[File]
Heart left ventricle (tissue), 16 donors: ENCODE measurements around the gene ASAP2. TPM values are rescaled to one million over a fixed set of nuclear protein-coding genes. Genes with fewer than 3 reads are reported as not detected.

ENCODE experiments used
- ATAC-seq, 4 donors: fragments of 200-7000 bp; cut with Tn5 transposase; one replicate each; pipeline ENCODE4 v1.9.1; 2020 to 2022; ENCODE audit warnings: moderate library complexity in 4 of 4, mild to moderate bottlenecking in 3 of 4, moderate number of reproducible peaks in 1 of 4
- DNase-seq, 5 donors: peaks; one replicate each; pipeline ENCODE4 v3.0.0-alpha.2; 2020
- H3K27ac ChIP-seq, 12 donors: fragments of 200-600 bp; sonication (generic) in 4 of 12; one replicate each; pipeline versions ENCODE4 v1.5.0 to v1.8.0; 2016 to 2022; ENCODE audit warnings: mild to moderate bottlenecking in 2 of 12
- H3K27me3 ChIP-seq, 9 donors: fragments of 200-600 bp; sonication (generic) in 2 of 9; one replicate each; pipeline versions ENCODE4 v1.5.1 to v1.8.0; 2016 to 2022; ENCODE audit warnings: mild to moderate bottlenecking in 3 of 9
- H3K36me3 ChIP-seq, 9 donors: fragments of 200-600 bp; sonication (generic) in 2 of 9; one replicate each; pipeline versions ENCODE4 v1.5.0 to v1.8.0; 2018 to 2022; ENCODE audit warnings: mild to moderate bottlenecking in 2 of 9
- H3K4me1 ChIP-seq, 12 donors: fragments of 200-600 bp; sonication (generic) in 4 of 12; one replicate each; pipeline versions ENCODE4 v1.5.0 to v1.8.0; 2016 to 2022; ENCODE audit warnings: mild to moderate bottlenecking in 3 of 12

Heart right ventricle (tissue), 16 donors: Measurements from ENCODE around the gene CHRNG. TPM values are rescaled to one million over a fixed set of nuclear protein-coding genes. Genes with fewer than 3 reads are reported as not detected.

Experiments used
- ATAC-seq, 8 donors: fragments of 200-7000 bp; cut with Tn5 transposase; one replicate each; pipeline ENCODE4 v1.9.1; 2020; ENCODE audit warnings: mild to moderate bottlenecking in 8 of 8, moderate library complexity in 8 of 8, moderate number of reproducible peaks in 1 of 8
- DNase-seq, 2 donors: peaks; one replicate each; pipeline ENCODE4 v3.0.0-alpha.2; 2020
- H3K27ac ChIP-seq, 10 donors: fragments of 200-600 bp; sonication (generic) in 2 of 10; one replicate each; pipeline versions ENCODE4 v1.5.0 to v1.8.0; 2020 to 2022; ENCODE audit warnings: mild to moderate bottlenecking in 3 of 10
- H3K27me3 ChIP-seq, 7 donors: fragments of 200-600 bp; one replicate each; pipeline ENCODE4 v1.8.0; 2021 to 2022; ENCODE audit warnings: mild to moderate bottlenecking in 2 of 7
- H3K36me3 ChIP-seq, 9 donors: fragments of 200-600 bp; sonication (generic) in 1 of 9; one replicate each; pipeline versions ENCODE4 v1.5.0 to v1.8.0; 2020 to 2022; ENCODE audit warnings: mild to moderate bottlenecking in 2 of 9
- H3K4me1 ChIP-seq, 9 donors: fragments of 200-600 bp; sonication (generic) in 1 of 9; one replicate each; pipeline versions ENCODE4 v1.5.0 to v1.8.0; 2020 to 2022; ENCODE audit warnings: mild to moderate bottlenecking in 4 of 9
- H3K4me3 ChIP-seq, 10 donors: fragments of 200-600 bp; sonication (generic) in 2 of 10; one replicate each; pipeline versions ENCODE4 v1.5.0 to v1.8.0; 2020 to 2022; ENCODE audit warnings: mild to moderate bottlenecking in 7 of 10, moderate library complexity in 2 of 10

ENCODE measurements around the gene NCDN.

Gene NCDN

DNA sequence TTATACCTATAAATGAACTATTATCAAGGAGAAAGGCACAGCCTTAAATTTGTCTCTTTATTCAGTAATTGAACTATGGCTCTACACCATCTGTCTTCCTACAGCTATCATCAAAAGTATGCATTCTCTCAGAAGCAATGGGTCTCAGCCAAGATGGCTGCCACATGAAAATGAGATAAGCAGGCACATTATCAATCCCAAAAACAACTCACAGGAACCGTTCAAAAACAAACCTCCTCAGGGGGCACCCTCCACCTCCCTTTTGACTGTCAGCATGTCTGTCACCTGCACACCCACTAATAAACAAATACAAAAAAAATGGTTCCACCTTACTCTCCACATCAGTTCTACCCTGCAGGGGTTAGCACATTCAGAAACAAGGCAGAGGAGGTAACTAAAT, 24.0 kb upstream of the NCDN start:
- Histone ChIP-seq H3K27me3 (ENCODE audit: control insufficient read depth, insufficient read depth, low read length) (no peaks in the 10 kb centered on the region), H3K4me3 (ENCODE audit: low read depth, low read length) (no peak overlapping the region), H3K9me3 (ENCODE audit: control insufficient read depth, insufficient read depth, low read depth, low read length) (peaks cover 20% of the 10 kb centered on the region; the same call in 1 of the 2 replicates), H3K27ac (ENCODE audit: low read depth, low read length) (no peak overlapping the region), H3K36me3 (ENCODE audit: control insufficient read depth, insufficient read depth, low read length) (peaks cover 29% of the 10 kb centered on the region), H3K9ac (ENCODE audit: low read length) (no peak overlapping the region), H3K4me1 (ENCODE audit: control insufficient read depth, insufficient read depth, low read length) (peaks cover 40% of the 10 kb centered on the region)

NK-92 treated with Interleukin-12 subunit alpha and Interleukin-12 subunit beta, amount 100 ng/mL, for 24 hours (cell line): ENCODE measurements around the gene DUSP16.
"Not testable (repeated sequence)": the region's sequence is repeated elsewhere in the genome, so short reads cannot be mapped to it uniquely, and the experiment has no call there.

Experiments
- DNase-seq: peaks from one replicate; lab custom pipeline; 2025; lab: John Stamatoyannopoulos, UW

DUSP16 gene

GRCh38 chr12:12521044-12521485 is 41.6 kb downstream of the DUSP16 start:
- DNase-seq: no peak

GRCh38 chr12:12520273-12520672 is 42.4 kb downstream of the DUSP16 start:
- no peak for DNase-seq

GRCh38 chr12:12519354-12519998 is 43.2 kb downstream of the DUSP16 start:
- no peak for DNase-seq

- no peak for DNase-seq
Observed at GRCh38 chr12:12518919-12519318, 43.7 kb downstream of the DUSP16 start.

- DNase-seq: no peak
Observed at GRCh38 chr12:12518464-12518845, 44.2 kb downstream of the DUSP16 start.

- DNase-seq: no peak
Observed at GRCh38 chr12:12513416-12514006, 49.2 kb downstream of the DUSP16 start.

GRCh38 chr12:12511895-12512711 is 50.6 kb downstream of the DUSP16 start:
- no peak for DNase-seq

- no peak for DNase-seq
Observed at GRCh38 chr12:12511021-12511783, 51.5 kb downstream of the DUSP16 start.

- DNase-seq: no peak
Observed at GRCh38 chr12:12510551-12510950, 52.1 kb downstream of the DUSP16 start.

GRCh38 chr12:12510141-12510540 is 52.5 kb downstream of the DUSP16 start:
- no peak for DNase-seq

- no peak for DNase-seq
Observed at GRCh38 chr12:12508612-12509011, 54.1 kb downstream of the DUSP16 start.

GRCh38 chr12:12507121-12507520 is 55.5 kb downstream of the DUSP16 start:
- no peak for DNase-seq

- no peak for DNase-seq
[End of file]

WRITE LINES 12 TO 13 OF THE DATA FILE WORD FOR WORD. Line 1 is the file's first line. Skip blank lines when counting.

- DNase-seq, 2 donors: peaks; one replicate each; pipeline ENCODE4 v3.0.0-alpha.2; 2020
- H3K27ac ChIP-seq, 10 donors: fragments of 200-600 bp; sonication (generic) in 2 of 10; one replicate each; pipeline versions ENCODE4 v1.5.0 to v1.8.0; 2020 to 2022; ENCODE audit warnings: mild to moderate bottlenecking in 3 of 10